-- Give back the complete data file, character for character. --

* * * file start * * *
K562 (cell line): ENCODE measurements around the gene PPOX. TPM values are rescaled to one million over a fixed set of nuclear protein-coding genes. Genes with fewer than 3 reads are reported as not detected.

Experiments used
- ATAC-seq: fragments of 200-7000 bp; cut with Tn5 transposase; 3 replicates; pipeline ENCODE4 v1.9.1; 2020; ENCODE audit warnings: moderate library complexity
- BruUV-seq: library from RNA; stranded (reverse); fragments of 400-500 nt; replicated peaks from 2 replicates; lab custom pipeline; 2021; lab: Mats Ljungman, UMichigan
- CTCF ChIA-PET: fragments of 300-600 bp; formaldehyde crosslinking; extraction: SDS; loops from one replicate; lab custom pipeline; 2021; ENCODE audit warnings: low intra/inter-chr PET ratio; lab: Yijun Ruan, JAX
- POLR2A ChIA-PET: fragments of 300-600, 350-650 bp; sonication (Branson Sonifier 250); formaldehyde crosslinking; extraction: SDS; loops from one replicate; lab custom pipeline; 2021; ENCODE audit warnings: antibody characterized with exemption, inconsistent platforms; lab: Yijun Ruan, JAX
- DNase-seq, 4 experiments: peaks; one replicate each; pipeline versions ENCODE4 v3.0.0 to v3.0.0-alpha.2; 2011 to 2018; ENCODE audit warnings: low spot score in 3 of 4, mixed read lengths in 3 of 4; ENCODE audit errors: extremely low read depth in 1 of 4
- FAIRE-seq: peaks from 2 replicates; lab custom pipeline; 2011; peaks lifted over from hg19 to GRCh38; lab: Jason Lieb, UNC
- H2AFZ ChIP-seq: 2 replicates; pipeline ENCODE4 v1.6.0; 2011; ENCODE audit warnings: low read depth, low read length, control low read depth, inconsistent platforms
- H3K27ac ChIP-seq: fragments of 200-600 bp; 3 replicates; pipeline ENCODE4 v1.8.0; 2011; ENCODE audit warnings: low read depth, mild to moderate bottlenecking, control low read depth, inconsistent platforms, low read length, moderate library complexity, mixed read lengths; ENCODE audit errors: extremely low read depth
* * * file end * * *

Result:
K562 (cell line): ENCODE measurements around the gene PPOX. TPM values are rescaled to one million over a fixed set of nuclear protein-coding genes. Genes with fewer than 3 reads are reported as not detected.

Experiments used
- ATAC-seq: fragments of 200-7000 bp; cut with Tn5 transposase; 3 replicates; pipeline ENCODE4 v1.9.1; 2020; ENCODE audit warnings: moderate library complexity
- BruUV-seq: library from RNA; stranded (reverse); fragments of 400-500 nt; replicated peaks from 2 replicates; lab custom pipeline; 2021; lab: Mats Ljungman, UMichigan
- CTCF ChIA-PET: fragments of 300-600 bp; formaldehyde crosslinking; extraction: SDS; loops from one replicate; lab custom pipeline; 2021; ENCODE audit warnings: low intra/inter-chr PET ratio; lab: Yijun Ruan, JAX
- POLR2A ChIA-PET: fragments of 300-600, 350-650 bp; sonication (Branson Sonifier 250); formaldehyde crosslinking; extraction: SDS; loops from one replicate; lab custom pipeline; 2021; ENCODE audit warnings: antibody characterized with exemption, inconsistent platforms; lab: Yijun Ruan, JAX
- DNase-seq, 4 experiments: peaks; one replicate each; pipeline versions ENCODE4 v3.0.0 to v3.0.0-alpha.2; 2011 to 2018; ENCODE audit warnings: low spot score in 3 of 4, mixed read lengths in 3 of 4; ENCODE audit errors: extremely low read depth in 1 of 4
- FAIRE-seq: peaks from 2 replicates; lab custom pipeline; 2011; peaks lifted over from hg19 to GRCh38; lab: Jason Lieb, UNC
- H2AFZ ChIP-seq: 2 replicates; pipeline ENCODE4 v1.6.0; 2011; ENCODE audit warnings: low read depth, low read length, control low read depth, inconsistent platforms
- H3K27ac ChIP-seq: fragments of 200-600 bp; 3 replicates; pipeline ENCODE4 v1.8.0; 2011; ENCODE audit warnings: low read depth, mild to moderate bottlenecking, control low read depth, inconsistent platforms, low read length, moderate library complexity, mixed read lengths; ENCODE audit errors: extremely low read depth